I own the largest blues club in the city of Chicago. Man, I’m in this world just like you. Whatever happens, I got to deal with it. I haven’t said no particular way [what] I would do if I’m called. I’m wearing my mask just like everyone else. I’m staying home like they ask me to do. Who knows how well it’s working.

Can you tell me about how Legends is doing? A lot of club owners are understandably scared right now.
Well, you know, I’ve been closed. My children run it. I heard rumors the last couple days that they may let them open up with 50 people. But you can’t open up with 50 people. My club is 500 capacity. But I said if 50 people would make them keep a job, I’m open to that. I’m just following the rules people give me. I’m not going to say I’m gonna open. I’m listening to experts on it, you know. Thank God I was blessed enough to save. My mother used to tell me, because we didn’t have gas heaters, we had a fireplace — she used to tell me, “Put up a dry stick for a wet day,” and that’s exactly what I’m going through now. I told my children, “Well, I got a few bucks, we can hold on for little while and see how things are going to come out.” I think a lot of people won’t be able to open their clubs back up unless they put up that dry stick for this wet day.

I read that the club was damaged during the recent protests against police brutality.
Yeah, we got all the windows broken, but they didn’t take nothing. There was a lot of glass, they broke all that, and we finally got it boarded up. My children, they run it for me, and they’re the ones giving me the reports, saying, “Daddy, yours fared out better than everything else.” They got a club called South Loop Club on State and Seventh Avenue, and they said they really ruined that, and everything else around it had more damage than mine. So I don’t know why that is. Who knows?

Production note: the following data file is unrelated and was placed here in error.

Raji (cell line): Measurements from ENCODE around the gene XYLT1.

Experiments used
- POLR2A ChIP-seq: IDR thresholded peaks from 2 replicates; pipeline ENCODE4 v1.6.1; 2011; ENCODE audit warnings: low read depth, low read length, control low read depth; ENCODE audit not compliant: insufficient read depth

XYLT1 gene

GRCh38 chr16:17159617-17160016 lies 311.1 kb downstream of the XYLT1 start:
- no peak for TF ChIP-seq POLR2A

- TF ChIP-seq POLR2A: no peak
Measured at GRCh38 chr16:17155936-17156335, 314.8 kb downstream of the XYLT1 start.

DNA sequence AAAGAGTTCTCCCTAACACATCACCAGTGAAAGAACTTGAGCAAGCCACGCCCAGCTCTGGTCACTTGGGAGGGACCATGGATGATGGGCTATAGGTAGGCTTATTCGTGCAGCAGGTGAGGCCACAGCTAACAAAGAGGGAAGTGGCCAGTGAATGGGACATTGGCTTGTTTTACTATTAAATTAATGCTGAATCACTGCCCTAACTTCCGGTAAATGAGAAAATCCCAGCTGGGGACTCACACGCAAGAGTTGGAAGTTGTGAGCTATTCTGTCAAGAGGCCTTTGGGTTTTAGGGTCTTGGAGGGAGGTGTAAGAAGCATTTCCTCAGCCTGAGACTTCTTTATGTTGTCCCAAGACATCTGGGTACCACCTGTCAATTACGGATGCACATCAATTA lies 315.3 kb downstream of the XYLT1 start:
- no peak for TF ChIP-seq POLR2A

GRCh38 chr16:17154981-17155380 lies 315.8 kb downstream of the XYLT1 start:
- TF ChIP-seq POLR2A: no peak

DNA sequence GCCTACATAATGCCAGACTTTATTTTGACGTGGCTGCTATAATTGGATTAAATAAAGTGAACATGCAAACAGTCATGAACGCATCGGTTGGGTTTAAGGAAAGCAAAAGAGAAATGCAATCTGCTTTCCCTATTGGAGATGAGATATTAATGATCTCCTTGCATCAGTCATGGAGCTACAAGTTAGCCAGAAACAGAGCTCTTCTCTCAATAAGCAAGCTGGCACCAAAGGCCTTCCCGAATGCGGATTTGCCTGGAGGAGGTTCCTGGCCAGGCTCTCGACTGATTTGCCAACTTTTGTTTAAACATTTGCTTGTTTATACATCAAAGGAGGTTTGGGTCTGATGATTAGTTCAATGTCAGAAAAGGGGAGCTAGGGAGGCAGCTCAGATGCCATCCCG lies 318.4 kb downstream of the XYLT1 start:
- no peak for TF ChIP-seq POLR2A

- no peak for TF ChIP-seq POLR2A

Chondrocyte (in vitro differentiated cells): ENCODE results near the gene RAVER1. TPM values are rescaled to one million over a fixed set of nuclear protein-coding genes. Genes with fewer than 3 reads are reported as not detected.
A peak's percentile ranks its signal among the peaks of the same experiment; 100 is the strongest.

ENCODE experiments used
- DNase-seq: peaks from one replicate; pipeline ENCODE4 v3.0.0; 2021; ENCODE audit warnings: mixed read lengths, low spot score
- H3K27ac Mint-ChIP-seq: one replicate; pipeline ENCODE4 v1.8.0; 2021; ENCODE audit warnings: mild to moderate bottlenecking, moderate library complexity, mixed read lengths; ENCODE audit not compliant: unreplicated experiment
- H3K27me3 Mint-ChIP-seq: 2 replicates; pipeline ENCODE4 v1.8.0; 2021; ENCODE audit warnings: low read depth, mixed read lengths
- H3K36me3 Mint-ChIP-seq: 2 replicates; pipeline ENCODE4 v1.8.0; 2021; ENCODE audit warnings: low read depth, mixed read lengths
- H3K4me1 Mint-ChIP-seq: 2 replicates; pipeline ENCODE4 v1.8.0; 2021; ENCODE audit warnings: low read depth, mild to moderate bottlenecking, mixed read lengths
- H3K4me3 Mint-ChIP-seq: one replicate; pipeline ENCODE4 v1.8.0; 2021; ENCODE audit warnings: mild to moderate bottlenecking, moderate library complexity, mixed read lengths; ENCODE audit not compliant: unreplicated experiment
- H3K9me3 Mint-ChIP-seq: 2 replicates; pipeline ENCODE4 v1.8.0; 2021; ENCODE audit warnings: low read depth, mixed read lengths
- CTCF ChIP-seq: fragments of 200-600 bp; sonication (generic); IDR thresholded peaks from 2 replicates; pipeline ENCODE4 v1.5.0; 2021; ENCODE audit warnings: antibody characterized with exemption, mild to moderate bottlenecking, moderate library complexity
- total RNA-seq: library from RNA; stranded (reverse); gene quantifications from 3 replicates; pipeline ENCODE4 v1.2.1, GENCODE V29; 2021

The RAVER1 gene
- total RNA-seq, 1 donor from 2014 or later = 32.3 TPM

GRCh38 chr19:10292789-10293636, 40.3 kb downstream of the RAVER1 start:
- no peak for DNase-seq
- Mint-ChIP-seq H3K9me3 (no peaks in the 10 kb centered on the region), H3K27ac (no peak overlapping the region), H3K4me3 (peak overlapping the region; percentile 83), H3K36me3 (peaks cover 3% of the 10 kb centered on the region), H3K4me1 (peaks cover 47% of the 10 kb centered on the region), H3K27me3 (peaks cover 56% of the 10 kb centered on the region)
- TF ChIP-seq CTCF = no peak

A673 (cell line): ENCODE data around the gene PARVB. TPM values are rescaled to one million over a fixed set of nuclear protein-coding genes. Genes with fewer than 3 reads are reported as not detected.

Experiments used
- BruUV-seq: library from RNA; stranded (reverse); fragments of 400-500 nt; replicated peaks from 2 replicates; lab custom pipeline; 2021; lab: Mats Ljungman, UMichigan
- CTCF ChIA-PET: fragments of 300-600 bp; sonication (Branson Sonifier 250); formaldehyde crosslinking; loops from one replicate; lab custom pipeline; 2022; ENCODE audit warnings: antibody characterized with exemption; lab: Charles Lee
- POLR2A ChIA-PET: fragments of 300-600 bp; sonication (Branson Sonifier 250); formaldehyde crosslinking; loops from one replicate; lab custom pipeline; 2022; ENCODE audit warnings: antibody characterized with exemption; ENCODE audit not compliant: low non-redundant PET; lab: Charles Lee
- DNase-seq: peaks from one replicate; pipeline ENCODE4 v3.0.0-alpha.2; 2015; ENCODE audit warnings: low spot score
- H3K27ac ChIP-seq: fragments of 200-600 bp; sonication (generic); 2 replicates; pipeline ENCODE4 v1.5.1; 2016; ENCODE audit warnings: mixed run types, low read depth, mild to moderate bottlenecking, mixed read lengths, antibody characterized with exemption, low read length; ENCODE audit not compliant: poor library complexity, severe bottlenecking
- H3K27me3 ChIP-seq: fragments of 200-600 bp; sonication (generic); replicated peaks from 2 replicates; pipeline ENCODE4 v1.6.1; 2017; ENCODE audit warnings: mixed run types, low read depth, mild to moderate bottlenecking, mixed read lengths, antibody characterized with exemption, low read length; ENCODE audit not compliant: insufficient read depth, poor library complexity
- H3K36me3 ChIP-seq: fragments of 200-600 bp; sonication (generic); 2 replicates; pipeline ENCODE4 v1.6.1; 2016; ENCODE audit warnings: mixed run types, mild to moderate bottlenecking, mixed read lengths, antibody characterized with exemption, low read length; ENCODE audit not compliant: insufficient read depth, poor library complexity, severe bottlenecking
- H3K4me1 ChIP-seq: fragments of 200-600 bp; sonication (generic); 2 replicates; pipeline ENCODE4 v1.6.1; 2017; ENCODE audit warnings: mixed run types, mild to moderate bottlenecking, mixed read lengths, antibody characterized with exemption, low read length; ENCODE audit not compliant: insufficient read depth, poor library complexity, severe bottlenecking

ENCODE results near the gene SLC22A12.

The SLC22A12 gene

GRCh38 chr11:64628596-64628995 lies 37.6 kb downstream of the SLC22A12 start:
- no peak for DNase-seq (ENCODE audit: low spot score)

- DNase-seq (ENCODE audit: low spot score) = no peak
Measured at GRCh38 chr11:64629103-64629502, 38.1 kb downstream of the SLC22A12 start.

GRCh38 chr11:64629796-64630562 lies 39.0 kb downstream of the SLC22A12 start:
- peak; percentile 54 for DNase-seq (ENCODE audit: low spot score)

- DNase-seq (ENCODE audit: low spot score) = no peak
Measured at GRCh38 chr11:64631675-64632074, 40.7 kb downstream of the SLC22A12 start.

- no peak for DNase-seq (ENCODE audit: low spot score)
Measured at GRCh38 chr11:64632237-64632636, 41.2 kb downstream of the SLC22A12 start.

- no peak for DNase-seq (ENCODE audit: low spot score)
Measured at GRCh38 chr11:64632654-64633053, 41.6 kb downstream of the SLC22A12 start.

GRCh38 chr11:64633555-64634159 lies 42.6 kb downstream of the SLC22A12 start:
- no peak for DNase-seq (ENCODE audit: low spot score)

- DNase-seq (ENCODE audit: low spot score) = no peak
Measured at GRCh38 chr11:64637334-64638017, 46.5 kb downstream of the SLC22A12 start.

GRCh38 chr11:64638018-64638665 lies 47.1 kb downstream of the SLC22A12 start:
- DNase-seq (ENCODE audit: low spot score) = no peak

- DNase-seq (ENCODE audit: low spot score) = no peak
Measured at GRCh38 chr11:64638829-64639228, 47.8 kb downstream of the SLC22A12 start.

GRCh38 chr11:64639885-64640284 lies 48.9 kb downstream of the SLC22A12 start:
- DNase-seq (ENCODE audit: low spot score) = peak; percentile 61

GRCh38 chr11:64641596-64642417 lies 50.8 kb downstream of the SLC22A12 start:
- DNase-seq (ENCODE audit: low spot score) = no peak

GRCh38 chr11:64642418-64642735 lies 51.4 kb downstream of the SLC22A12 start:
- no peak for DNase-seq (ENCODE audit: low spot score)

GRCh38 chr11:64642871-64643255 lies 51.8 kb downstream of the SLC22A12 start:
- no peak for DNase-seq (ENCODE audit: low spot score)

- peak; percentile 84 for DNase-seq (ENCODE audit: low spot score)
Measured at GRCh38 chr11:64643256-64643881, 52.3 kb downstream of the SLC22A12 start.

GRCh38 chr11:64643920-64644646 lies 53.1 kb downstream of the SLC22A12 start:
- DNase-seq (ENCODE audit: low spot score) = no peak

What was was going through your head when you were watching the protests happening throughout the country, throughout the whole world?

GERONIMO (Goyathlay, "One who Yawns"), 1829-1909 Apache Indian Chief, leader of the Chiricahua Apache, led defence of Indian homelands, 1850s-1880s, photograph, 1886Art (Portraits) - various Location: National Archives Washington DC

Geronimo, leader of the Apache, photographed in 1886

The Art Archive/Shutterstock

Well, you know, I was here in the Sixties, with Dr. King. The peaceful marches, we needed that. But we didn’t need all the damages. Some people took advantage of that. I don’t understand that, especially in your own neighborhood, you know. [But] with the peaceful protesters, they’re trying to get civil rights and stuff done that we should have had done, that we shouldn’t have to march about. They got these statues of some of these historical guys with slaves, but I don’t see Geronimo. When Columbus discovered America, he had to kill a lot of Indians. Geronimo’s statue is nowhere. His statue should have been put up somewhere, because he fought till the end. So I remember all that. Even when I was coming up in school and the country in Louisiana, when they taught the history to me, my teacher wanted to spank me because I asked him, I said, “Hey, how did Columbus discover America, but he had to kill all the Indians after he got here? Why don’t you tell me how they got here?” I never got the answer on that.